Saturday, December 21, 2019

MLB, Umps Union Reach Tentative Agreement

MLB and the MLB Umpires Association (MLBUA) reached a tentative labor agreement through 2024, subject to ratification, that purportedly includes a provision in which umps will help develop an automated ball/strike system (electronic K-zone).

The five-year CBA would ensure continued labor peace amongst the major league umpiring ranks since a 1999 dispute led to the resignation of 22 umpires, several of whom were eventually rehired by affiliated baseball.

MLB's announcement bore no details of the deal, other than its five-year term, which mirrors past practice with the World Umpires Association's five-year agreements (as part of a 2018 rebrand, WUA changed its name to MLBUA last season).

Relations between MLB and its umpires have been shaky in recent years, ultimately resulting in a white wristband protest in 2017, MLBUA calling for the commissioner's office to act after personal attacks on umpires in 2018, complaint bemoaning MLB's "inaction" after Manny Machado's purportedly violent post-ejection misconduct in June 2019.
Related PostWUA-MLB Relations Deteriorate with New Umpire Protest (8/19/17).
Related PostMLBUA Calls for BOC Action After Latest Umpire Abuse (9/23/18).
Related PostMLBUA Objects to MLB "Inaction" on Machado (6/18/19).

Given this extended tension, the 2019 edition of negotiations appears healthier than 2014's go-around, as at one point a lockout was rumored on the horizon as talks broke down in December between WUA and MLB.
Related PostMLB-WUA Contract Talks Stall, Lockout Possible (Source) (12/9/14).

Perhaps MLB made the umps a deal they couldn't refuse what with pensions, electronic strike zone technology, and other issues in the mix.

Listen to Gil's thoughts on news of this proposed agreement via the following video:

Thursday, December 19, 2019

Tmac - Perceptions in Panama or Perilous Precipitation

A pair of perilous plays in Panama produced parallel perceptions of procedural process as umpires correctly officiated an out/safe call at second base followed by the decision to enter a rain delay.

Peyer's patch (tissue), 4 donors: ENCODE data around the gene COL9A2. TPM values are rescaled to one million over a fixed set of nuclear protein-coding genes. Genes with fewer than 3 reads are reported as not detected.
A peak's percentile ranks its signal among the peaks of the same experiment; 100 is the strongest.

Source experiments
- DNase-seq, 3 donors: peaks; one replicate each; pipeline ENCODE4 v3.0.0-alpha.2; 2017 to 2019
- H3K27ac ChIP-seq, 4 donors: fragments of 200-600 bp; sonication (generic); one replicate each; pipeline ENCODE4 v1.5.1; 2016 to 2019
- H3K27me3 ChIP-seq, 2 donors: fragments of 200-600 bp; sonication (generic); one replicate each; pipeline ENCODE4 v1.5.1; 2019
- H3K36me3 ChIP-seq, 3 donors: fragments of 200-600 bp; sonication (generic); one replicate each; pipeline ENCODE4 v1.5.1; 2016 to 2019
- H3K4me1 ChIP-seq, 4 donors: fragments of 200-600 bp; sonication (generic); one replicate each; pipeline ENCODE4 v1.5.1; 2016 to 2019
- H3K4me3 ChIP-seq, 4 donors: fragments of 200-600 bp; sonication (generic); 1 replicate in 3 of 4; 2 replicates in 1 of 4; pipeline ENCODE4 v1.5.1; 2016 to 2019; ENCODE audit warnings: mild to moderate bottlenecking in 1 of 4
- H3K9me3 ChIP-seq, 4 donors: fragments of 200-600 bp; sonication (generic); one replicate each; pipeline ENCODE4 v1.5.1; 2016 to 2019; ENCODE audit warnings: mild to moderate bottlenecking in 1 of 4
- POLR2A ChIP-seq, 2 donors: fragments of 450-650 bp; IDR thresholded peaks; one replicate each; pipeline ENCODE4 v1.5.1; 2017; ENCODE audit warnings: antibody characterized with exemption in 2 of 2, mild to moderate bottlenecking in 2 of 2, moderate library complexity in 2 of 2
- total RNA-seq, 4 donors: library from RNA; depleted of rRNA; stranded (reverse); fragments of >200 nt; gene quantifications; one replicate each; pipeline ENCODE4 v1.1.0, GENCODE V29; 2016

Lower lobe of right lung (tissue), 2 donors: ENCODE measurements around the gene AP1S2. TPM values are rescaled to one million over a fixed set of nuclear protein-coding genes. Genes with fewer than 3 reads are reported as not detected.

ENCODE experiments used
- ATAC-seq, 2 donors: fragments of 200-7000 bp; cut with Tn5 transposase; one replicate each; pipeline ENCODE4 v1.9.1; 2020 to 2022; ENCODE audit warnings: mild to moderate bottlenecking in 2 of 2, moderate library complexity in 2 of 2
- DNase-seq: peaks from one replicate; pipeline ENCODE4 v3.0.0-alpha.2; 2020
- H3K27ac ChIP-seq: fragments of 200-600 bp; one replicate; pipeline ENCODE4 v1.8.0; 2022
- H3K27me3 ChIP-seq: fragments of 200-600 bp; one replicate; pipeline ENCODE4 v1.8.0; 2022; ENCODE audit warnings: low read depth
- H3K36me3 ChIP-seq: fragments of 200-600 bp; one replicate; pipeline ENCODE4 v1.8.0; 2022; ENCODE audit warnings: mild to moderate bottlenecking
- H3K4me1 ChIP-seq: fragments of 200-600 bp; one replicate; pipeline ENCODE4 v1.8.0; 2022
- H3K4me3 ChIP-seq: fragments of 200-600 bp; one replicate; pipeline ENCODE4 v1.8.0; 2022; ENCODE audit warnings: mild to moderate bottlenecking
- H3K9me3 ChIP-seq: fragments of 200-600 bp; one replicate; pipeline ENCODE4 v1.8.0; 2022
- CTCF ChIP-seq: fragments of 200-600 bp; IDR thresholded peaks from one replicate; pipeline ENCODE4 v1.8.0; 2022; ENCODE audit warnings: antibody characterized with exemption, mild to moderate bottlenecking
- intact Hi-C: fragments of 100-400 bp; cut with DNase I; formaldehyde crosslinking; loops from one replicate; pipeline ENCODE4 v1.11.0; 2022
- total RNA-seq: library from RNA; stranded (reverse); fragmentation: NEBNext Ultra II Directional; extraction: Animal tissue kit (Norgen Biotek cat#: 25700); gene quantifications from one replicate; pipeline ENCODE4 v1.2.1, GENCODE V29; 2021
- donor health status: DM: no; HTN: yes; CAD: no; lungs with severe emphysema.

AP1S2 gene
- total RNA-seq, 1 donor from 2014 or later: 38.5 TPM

Neither of the calls were particularly controversial from an objective point of view—the runner was safe at second because the fielder failed to firmly and securely possess the baseball in his glove prior to the runner's arrival (upheld via replay), while the rain and field conditions all but necessitated a stoppage of play—but perceptions abounded with the umpires' handling of these two situations.

Sure the calls were correct, but could the crew have looked better making them?

In this Teachable Moment, tmac talks about situation handling and game management: the out/safe call at second was fine and the safe mechanic was fine, but how should an umpire react to a dissenting player afterward?

For example, the Official Baseball Rules' General Instructions to Umpires concludes with, "Finally, be courteous, impartial and firm, and so compel respect from all."

Calling for the tarp was proper, as well, yet could this situation have turned out differently and what of the visiting manager's post-tarp argument?

This situation handling Teachable brought to you by Umpire Placement Course (

Video as follows:

Monday, December 16, 2019

ABL Ejection - Ryan Harder's Game Ending K

HP Umpire Ryan Harder ejected Geelong-Korea 2B Joo-Hyung Kim (strike three call) in the top of the 9th inning of the Australian Baseball League's GK-Heat game. With two outs and the bases loaded, Joo-Hyung Kim took a 2-2 pitch from Heat pitcher Josh Rawlinson for a called third strike. Replays indicate the pitch was located near the inner edge of home plate and belt-high, the call was irrecusable. At the time of the ejection, the Heat had won the game, 9-7.

To whit, there have been other ejections in the ABL this month...and this is one of them that actually has better than average video coverage, relative to the others.

Wrap: Geelong-Korea vs Perth Heat (ABL), 12/13/19 | Video as follows: